The Baldrige framework emphasizes transparency as defined by consistently candid and open communication, accountability, and the sharing of clear and accurate information by leadership and management. According to the framework, the goal is to help employees understand the “why” of what they are doing. Such understanding helps employees feel connected to the organization’s mission, vision, and values. In the case of many organizations—especially nonprofits, health care organizations, and education organizations—an employee’s connection to why the organization does what it does is a workforce driver; employees who believe in the values and what the organization believes in—both an emotional and intellectual connection—will feel more loyalty to that organization.

    “Transparency is a key factor in workforce engagement and allows people to see why actions are being taken and how they can contribute. Transparency and accountability are also important in interactions with customers and other stake­holders, giving them a sense of involvement, engagement, and confidence in your organization,” according to the Baldrige framework.

    In many, many workforce presentations of Baldrige Award winners, I’ve heard about these role-model organizations prioritizing hiring for a match with their cultures and values over skills—attracting people who believe in why the organization does what it does, with values that match the organization’s own values. Here are just a few Blogrige examples: “Building Employee Trust: Tips Validated by the Baldrige Excellence Framework,” “Baldrige is Answer to How to Create the Culture You Need,” “Leadership Practices of Integrated Project Management, Inc.”, “One Way to Carve Your Values—and Culture—in Stone,” and “How Values, Quarterly Coaching Address Clinician Burnout, Improve Engagement.

    Sinek’s view is in alignment with the Baldrige framework. He said the goal for organizations is to “hire people who believe what you believe” and “do business with the people who believe what you believe.” That is how you build loyalty and inspire others.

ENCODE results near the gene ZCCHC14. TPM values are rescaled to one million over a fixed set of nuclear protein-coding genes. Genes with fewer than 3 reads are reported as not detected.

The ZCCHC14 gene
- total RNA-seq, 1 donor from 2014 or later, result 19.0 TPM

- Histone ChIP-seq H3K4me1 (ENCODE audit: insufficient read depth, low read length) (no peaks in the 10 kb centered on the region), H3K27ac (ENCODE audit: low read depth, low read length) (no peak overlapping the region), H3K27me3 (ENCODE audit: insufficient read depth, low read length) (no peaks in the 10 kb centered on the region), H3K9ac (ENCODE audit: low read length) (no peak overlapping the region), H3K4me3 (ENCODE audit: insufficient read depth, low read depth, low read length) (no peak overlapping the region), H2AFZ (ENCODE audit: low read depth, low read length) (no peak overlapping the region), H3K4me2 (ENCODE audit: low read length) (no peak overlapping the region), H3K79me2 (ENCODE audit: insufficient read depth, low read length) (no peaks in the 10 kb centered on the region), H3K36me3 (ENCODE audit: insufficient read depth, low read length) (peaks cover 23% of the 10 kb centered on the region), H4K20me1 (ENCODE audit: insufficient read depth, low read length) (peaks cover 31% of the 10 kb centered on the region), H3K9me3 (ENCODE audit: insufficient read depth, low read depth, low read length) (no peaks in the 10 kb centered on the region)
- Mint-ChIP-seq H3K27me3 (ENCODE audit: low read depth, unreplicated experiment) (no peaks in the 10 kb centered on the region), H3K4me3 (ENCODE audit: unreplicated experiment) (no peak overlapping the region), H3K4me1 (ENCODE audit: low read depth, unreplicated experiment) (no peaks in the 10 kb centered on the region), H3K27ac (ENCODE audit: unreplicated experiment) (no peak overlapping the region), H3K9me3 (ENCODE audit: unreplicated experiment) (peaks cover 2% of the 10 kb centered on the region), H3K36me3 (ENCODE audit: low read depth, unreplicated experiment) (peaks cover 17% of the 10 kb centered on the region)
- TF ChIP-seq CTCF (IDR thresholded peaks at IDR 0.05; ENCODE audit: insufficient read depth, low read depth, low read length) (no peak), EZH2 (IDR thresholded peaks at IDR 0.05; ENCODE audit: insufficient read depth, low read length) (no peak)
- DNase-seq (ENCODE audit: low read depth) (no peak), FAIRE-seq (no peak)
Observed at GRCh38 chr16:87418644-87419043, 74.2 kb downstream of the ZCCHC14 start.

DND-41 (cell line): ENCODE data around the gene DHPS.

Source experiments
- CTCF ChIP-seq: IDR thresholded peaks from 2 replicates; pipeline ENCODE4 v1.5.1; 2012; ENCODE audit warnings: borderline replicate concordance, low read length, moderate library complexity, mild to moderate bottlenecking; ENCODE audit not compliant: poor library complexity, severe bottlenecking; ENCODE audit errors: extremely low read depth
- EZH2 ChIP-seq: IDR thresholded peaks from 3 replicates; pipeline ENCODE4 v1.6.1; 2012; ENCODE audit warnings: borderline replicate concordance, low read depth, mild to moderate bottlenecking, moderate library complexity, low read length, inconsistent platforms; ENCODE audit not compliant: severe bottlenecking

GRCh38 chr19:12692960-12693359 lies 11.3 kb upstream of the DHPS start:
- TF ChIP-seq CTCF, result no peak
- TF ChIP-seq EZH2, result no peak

“If you do not know why you do what you do, and people respond to why you do what you do, then how will you ever get people to vote for you, or buy something from you, or, more importantly, be loyal and want to be a part of what it is that you do,” Sinek asked.

    Starting with the why, Sinek says, explains why some organizations and some leaders are able to inspire where others are not. People won’t truly buy into a product, service, movement, or idea until they understand the why behind it, he sums up.

    Do you know why you do what you do? Do your employees understand their why?


  3. South African Quality Institutes Quality Education News

    August 4, 2020 by BPIR.com Limited

    South African Quality Institute (SAQI) http://www.saqi.co.za is the national body that co-ordinates the Quality effort in South Africa. Quality Education News is a quarterly publication issued by the South African Qulaity Institute (SAQI) in the intrest of promoting educational excellence, SAQI publications are excellent source of information to keep up with the latest quality issues in South Africa.

    • During pandemics should there be marks and grades? by Richard Hayward
    • The KISS principle
    • How do we reduce their anxiety, fear and panic?
    • Upsides during lockdowns

    Click here to download this newsletter.

     

     

     

     

     

     

     

     

     


  4. Kudos to My Kolleagues

    by BPIR.com Limited

    Originally posted on Blogrige by Harry Hertz

    OK, I took a little poetic license with the second “K” in the title; it looked nice! I can brag about the Baldrige Performance Excellence Program (BPEP) staff (including its leadership) because I am not part of the survey group below; I retired from Baldrige Performance Excellence Program (BPEP) employment in 2013.

    Employee Engagement